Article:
to a dealer for guidance.
“What we offer is accepted at face value,” said Kevin Wale, the
president of G.M. China. “We don’t carry any baggage, basically. We get
treated for what we deliver.”
G.M. officials say no American taxpayer money has been used to expand in
China, though a Chinese government stimulus program that encouraged
sales of clean vehicles and helped farmers and other rural residents buy
vehicles has fueled consumer demand here.
Buick is the company’s star. Favored by China’s last emperor, Buick is
perceived as sumptuous and stylish, a contrast with its staid image
among many Americans. G.M. sold nearly half a million Buicks here last
year, almost five times the brand’s sales in the United States.
“I was so fascinated by the shape of this car,” said Xu Tianpei, who
bought a Buick Regal at the Yongda dealership in Shanghai for 230,000
renminbi ($34,000), including taxes and insurance. “
Shen Hui, the general manager at the Shanghai Yongda Buick dealership,
said discounted prices were a rarity because of the psychology of the
Chinese car market, which for many years evolved around scarcity.
“People will not buy if the price is discounted because they think it
will fall even further later on,” he said. “But when there is no
discount and tight supply, they will worry that there won’t be any cars
G.M. expects to sell more than three million cars and trucks in China
annually by 2015; from January to June of this year it sold 1.2 million
vehicles, versus 1.08 million in the United States. G.M.s sales in China
in the first half of 2010 were quadruple those of the Ford Motor Company.
G.M. has been a part of the American industrial landscape for more than
a century, but it has been in China only since 1997.
Still, that was early in the development of China’s consumer market for
cars and trucks, which has given G.M. an advantage over rivals that only
began arriving after it became clear how quickly demand was rising.
G.M. has for years been heavily focused on investing in China and other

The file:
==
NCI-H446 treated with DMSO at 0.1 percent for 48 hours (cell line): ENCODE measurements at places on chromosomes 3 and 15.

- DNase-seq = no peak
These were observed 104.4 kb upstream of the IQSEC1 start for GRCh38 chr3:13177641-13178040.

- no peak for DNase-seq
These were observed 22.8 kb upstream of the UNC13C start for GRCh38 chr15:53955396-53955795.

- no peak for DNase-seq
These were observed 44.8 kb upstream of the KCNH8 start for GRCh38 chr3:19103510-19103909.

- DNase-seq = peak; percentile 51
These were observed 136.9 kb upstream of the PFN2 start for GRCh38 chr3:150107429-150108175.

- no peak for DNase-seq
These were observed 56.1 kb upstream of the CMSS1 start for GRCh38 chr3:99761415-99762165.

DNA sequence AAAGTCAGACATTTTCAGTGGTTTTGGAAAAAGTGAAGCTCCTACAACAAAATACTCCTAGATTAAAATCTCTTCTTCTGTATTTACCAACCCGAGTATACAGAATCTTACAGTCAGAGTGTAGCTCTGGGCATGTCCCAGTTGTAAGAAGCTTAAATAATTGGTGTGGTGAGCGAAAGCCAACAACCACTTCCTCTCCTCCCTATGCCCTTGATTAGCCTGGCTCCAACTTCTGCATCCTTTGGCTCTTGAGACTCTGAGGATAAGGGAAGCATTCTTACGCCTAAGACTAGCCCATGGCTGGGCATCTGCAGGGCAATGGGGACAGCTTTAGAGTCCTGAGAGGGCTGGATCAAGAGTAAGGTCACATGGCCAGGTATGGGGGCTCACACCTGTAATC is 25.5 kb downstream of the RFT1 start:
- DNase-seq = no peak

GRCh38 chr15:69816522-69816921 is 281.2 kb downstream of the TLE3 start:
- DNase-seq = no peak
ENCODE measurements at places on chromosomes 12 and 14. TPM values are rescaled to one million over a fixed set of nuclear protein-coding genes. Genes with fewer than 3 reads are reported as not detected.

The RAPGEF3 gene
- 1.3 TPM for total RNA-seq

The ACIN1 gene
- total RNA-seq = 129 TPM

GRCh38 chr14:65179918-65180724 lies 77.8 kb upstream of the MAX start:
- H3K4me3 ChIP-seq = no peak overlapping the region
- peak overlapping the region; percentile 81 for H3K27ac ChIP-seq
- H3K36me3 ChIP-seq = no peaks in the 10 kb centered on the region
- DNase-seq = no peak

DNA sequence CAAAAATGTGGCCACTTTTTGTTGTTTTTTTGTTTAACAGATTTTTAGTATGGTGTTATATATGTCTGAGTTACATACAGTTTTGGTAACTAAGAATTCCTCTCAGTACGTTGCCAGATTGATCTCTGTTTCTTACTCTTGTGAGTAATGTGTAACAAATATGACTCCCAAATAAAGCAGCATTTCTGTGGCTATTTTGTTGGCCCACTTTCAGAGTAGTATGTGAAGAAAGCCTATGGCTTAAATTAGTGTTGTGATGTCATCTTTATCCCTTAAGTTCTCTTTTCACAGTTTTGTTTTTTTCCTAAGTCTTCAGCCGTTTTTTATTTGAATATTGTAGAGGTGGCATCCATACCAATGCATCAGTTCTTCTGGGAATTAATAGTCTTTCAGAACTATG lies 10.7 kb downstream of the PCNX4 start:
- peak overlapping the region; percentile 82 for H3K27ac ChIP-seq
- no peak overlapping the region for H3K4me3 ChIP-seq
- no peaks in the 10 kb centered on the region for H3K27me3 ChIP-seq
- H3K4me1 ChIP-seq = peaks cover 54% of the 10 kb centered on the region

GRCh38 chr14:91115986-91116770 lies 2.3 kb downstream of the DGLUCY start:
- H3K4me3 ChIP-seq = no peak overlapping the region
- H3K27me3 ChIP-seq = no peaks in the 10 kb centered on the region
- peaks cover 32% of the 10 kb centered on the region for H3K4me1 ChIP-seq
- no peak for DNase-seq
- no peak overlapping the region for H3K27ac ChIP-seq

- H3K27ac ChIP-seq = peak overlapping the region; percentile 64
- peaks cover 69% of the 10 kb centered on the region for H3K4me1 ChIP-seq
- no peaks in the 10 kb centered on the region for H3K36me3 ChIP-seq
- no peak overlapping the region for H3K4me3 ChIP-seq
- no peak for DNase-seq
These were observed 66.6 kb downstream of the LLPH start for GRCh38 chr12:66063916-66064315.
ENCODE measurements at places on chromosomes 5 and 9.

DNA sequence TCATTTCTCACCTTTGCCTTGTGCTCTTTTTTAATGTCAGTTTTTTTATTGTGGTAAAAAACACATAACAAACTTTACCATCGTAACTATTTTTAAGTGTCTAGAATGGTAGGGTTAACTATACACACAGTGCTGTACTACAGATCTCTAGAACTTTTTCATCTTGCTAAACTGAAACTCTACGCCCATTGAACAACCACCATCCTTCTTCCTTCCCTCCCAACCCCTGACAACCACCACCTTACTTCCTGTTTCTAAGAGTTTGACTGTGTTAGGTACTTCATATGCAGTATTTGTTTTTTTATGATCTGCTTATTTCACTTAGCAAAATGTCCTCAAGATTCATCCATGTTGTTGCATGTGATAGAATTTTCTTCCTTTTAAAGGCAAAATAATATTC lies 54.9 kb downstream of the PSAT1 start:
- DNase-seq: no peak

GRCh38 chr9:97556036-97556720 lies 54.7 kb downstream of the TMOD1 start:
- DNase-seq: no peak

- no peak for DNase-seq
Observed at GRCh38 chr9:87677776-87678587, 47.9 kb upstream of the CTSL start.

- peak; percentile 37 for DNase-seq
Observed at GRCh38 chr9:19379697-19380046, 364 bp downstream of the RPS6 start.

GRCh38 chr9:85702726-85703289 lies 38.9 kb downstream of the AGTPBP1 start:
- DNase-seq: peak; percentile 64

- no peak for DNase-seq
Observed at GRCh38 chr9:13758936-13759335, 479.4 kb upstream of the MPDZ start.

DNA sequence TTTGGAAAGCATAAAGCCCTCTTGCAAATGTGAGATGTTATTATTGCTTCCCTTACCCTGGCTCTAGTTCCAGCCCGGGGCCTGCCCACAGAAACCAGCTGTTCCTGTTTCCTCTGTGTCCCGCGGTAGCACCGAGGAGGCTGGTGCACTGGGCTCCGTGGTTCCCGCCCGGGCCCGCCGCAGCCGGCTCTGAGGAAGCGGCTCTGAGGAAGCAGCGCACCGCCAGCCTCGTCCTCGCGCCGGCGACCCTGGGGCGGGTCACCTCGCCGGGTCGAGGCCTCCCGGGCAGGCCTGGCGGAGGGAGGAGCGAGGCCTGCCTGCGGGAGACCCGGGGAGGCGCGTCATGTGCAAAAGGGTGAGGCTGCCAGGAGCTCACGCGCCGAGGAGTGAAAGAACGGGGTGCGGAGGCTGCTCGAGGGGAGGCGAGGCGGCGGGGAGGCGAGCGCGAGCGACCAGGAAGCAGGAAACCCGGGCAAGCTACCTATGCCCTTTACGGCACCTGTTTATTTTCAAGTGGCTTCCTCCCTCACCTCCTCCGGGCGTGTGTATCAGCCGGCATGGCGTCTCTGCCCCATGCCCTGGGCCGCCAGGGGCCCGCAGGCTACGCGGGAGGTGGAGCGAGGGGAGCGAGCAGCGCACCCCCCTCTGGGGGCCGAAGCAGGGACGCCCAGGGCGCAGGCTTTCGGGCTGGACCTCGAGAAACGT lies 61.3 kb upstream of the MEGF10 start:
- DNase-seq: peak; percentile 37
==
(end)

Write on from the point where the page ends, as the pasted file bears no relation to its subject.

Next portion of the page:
emerging markets, and it has been introducing some vehicles, like the
Buick LaCrosse and Chevrolet Cruze sedans, in China before the United
States and other countries.
In addition, G.M. has greatly enlarged its engineering and design work
force in China. It is building the country’s largest proving grounds and
broke ground this week on a $250 million advanced technology center to
research batteries and other alternative energy sources.
G.M.’s hourly work force in China has grown to 32,000 people at 10
factories, including its joint ventures, while its American operations
have shrunk to 52,000 hourly employees from a peak of 468,000 in 1979.
Tim Dunne, director of global automotive operations at the research firm
J. D. Power & Associates, said China’s huge population did not guarantee
success for automakers but that G.M. had been done well because of its
focus on meeting consumers’ tastes.
“You’re talking about one of the most competitive markets in the world,”
Mr. Dunne said. “They’ve surpassed my expectations. They marshaled
resources into China and made sure they did it the right way.”
Mr. Wale, the president of G.M. China, admittedly has very different
concerns from his counterparts in Detroit. As the company’s sales were
falling 30 percent in the United States in 2008 and 2009, they were
surging 67 percent in China.
But while rapid growth is the better of the two problems to have, the
consequences of any missteps in China can reverberate throughout G.M.
“If you’re not ready and you miss the market growth, then you miss it
for a long time,” Mr. Wale said.